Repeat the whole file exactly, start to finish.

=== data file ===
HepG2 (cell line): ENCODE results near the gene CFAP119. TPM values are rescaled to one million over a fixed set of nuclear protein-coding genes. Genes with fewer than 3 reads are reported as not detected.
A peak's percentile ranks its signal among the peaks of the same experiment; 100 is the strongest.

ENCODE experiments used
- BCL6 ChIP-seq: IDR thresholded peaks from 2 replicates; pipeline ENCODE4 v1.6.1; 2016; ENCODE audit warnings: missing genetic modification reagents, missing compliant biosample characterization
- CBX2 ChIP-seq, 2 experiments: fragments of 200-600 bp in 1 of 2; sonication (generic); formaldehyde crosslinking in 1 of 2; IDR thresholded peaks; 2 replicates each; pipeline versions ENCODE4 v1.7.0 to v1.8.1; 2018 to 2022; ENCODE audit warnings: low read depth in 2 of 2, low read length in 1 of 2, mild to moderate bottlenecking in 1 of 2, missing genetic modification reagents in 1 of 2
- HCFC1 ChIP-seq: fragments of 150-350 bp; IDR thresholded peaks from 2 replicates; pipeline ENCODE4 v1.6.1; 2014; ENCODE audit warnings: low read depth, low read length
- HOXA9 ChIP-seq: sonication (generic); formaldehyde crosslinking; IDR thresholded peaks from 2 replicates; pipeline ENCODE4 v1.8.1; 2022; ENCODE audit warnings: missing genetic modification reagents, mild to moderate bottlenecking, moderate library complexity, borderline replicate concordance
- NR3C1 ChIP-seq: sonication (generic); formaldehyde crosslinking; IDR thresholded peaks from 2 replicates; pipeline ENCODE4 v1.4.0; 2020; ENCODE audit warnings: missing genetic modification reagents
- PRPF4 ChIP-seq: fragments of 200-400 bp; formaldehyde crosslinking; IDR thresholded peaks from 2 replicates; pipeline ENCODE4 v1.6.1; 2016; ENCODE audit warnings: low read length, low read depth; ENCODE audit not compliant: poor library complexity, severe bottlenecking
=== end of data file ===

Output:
HepG2 (cell line): ENCODE results near the gene CFAP119. TPM values are rescaled to one million over a fixed set of nuclear protein-coding genes. Genes with fewer than 3 reads are reported as not detected.
A peak's percentile ranks its signal among the peaks of the same experiment; 100 is the strongest.

ENCODE experiments used
- BCL6 ChIP-seq: IDR thresholded peaks from 2 replicates; pipeline ENCODE4 v1.6.1; 2016; ENCODE audit warnings: missing genetic modification reagents, missing compliant biosample characterization
- CBX2 ChIP-seq, 2 experiments: fragments of 200-600 bp in 1 of 2; sonication (generic); formaldehyde crosslinking in 1 of 2; IDR thresholded peaks; 2 replicates each; pipeline versions ENCODE4 v1.7.0 to v1.8.1; 2018 to 2022; ENCODE audit warnings: low read depth in 2 of 2, low read length in 1 of 2, mild to moderate bottlenecking in 1 of 2, missing genetic modification reagents in 1 of 2
- HCFC1 ChIP-seq: fragments of 150-350 bp; IDR thresholded peaks from 2 replicates; pipeline ENCODE4 v1.6.1; 2014; ENCODE audit warnings: low read depth, low read length
- HOXA9 ChIP-seq: sonication (generic); formaldehyde crosslinking; IDR thresholded peaks from 2 replicates; pipeline ENCODE4 v1.8.1; 2022; ENCODE audit warnings: missing genetic modification reagents, mild to moderate bottlenecking, moderate library complexity, borderline replicate concordance
- NR3C1 ChIP-seq: sonication (generic); formaldehyde crosslinking; IDR thresholded peaks from 2 replicates; pipeline ENCODE4 v1.4.0; 2020; ENCODE audit warnings: missing genetic modification reagents
- PRPF4 ChIP-seq: fragments of 200-400 bp; formaldehyde crosslinking; IDR thresholded peaks from 2 replicates; pipeline ENCODE4 v1.6.1; 2016; ENCODE audit warnings: low read length, low read depth; ENCODE audit not compliant: poor library complexity, severe bottlenecking